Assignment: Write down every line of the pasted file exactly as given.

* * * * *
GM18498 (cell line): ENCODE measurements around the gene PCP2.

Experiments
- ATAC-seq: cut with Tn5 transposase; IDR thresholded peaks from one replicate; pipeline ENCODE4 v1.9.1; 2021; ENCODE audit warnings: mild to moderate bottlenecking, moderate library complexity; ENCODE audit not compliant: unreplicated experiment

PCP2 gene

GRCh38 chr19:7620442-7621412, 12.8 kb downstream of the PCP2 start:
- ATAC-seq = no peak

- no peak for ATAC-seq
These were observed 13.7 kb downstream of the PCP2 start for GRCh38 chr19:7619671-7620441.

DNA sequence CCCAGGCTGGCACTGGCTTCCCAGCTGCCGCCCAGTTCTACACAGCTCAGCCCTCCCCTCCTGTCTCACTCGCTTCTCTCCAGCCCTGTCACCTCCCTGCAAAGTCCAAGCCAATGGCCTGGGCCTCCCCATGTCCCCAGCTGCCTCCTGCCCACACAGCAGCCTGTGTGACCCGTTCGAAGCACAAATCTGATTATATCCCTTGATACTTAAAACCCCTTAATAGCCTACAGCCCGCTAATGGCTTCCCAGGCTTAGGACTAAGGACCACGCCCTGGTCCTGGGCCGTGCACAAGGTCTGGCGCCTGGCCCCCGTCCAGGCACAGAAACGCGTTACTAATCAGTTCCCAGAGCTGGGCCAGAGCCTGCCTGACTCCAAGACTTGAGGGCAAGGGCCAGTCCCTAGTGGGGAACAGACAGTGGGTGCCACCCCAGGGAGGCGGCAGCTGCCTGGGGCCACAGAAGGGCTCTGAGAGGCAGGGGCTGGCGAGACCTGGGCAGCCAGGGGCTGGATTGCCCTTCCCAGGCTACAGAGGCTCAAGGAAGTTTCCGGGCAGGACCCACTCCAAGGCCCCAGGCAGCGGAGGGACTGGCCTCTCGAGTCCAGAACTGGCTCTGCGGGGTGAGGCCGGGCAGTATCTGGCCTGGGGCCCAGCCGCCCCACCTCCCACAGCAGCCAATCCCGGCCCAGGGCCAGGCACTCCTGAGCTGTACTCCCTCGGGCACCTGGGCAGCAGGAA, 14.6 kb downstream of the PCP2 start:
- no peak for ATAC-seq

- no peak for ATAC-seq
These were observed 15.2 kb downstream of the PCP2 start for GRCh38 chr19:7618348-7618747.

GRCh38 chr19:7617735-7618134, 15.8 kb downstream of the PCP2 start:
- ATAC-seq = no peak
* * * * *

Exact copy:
GM18498 (cell line): ENCODE measurements around the gene PCP2.

Experiments
- ATAC-seq: cut with Tn5 transposase; IDR thresholded peaks from one replicate; pipeline ENCODE4 v1.9.1; 2021; ENCODE audit warnings: mild to moderate bottlenecking, moderate library complexity; ENCODE audit not compliant: unreplicated experiment

PCP2 gene

GRCh38 chr19:7620442-7621412, 12.8 kb downstream of the PCP2 start:
- ATAC-seq = no peak

- no peak for ATAC-seq
These were observed 13.7 kb downstream of the PCP2 start for GRCh38 chr19:7619671-7620441.

DNA sequence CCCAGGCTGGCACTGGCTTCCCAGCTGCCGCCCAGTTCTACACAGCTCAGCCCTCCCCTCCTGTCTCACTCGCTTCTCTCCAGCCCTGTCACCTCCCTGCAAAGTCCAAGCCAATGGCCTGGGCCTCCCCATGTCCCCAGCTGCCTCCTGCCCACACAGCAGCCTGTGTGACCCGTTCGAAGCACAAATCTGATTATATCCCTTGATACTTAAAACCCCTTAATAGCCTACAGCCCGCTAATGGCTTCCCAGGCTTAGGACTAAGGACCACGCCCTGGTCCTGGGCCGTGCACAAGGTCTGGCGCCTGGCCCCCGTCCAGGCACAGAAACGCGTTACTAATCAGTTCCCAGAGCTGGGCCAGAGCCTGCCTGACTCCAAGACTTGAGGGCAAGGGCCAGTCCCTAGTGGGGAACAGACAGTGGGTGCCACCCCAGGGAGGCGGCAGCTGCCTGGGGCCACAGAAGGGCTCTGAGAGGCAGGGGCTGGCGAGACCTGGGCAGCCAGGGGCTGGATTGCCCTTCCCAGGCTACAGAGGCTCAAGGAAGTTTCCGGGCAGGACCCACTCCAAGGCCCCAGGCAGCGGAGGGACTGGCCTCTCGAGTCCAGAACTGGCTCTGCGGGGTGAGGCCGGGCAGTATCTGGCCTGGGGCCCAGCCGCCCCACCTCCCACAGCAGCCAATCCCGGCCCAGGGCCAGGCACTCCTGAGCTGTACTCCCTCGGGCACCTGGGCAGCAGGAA, 14.6 kb downstream of the PCP2 start:
- no peak for ATAC-seq

- no peak for ATAC-seq
These were observed 15.2 kb downstream of the PCP2 start for GRCh38 chr19:7618348-7618747.

GRCh38 chr19:7617735-7618134, 15.8 kb downstream of the PCP2 start:
- ATAC-seq = no peak